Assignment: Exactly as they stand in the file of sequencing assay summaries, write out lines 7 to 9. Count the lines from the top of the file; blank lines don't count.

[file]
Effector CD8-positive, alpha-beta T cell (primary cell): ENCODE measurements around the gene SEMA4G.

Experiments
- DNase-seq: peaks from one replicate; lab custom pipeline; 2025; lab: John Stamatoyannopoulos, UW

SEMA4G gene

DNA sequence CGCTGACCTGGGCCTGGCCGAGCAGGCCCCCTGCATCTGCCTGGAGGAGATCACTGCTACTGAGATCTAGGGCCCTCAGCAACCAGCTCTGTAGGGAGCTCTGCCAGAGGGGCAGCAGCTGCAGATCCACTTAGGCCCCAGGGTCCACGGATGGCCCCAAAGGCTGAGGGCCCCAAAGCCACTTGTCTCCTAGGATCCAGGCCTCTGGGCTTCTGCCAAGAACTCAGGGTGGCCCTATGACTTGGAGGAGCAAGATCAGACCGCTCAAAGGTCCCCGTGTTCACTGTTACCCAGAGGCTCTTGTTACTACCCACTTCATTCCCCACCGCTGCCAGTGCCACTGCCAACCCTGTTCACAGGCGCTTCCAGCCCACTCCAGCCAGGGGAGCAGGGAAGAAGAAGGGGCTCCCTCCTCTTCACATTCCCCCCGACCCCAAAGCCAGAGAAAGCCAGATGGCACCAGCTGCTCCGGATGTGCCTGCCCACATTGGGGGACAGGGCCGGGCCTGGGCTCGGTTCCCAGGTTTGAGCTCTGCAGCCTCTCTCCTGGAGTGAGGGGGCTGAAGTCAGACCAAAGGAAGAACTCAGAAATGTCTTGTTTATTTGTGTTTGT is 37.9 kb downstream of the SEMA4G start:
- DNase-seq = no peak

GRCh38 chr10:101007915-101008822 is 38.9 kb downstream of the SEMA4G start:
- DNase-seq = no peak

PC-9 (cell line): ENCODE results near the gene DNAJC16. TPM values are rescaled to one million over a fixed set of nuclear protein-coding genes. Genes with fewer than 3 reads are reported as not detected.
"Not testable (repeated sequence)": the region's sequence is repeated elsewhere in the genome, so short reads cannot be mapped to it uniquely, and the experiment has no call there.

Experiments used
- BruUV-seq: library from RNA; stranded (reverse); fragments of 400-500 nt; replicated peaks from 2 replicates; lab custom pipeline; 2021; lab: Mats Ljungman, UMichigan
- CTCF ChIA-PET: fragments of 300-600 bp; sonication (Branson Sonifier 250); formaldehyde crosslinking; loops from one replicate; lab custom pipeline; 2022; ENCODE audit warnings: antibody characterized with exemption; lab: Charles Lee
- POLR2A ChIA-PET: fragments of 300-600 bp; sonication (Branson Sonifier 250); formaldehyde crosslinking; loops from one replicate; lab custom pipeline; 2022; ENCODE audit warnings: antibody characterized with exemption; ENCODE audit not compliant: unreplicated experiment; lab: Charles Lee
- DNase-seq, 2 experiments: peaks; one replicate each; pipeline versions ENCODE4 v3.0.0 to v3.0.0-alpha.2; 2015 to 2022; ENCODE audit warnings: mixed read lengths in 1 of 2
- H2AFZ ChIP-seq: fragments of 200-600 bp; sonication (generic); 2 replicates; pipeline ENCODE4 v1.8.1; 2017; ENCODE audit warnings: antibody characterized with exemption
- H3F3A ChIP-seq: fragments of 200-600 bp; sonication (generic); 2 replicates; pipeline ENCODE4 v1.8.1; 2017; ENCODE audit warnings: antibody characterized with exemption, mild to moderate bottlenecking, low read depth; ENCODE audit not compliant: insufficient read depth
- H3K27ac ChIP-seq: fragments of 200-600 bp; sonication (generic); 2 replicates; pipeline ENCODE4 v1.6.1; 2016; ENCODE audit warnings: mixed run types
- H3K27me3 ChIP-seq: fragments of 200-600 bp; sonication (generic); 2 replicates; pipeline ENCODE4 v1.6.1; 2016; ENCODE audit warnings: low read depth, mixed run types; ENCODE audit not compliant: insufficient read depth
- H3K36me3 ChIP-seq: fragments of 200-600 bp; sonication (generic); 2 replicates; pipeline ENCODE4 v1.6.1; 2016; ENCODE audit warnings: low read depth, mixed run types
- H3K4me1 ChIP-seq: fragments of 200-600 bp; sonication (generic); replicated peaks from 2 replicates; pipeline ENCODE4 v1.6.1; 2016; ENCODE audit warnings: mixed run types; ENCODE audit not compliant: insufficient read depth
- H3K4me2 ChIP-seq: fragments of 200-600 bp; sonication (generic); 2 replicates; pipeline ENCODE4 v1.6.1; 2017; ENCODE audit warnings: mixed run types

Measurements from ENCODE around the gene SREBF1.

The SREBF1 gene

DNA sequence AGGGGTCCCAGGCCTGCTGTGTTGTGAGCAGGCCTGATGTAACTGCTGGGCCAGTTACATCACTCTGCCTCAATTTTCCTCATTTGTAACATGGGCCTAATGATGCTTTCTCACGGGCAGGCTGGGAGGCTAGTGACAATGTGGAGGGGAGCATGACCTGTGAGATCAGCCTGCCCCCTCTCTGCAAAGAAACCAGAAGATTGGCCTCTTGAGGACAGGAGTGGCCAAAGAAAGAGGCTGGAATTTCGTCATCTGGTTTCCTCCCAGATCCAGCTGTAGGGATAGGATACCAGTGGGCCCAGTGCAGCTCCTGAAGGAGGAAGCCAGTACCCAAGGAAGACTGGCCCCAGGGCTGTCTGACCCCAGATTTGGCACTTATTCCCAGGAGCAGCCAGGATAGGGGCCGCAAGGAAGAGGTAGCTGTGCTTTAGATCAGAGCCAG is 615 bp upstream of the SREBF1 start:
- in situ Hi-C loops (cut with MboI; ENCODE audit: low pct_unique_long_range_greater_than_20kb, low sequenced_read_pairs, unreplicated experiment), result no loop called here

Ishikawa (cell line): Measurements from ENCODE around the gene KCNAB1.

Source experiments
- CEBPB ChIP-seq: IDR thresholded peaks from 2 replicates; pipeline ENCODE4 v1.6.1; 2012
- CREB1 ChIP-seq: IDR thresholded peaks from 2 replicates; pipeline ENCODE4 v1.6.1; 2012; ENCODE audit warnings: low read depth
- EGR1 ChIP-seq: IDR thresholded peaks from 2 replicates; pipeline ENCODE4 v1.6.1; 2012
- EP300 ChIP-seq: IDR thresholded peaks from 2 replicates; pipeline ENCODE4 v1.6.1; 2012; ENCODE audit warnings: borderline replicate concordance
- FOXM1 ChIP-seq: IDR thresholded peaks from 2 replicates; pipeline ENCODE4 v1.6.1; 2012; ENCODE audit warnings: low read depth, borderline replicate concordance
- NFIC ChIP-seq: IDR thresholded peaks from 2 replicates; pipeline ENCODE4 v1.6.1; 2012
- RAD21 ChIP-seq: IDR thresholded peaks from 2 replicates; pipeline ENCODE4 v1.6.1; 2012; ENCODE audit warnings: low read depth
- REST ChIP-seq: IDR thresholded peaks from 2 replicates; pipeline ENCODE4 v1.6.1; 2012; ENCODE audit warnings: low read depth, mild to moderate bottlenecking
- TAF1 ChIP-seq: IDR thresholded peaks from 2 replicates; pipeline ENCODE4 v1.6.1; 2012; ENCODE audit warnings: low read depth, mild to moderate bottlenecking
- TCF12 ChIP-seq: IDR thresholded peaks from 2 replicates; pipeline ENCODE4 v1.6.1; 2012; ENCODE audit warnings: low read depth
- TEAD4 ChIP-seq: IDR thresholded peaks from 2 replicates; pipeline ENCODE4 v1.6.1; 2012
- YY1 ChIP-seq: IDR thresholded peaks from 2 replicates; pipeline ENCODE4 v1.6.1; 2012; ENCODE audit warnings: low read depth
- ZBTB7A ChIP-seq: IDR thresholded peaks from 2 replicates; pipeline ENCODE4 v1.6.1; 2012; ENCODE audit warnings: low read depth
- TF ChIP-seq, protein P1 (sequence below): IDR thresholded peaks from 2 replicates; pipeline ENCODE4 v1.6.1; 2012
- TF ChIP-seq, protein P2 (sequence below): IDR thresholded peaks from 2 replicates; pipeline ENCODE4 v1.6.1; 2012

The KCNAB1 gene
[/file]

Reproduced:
GRCh38 chr10:101007915-101008822 is 38.9 kb downstream of the SEMA4G start:
- DNase-seq = no peak

PC-9 (cell line): ENCODE results near the gene DNAJC16. TPM values are rescaled to one million over a fixed set of nuclear protein-coding genes. Genes with fewer than 3 reads are reported as not detected.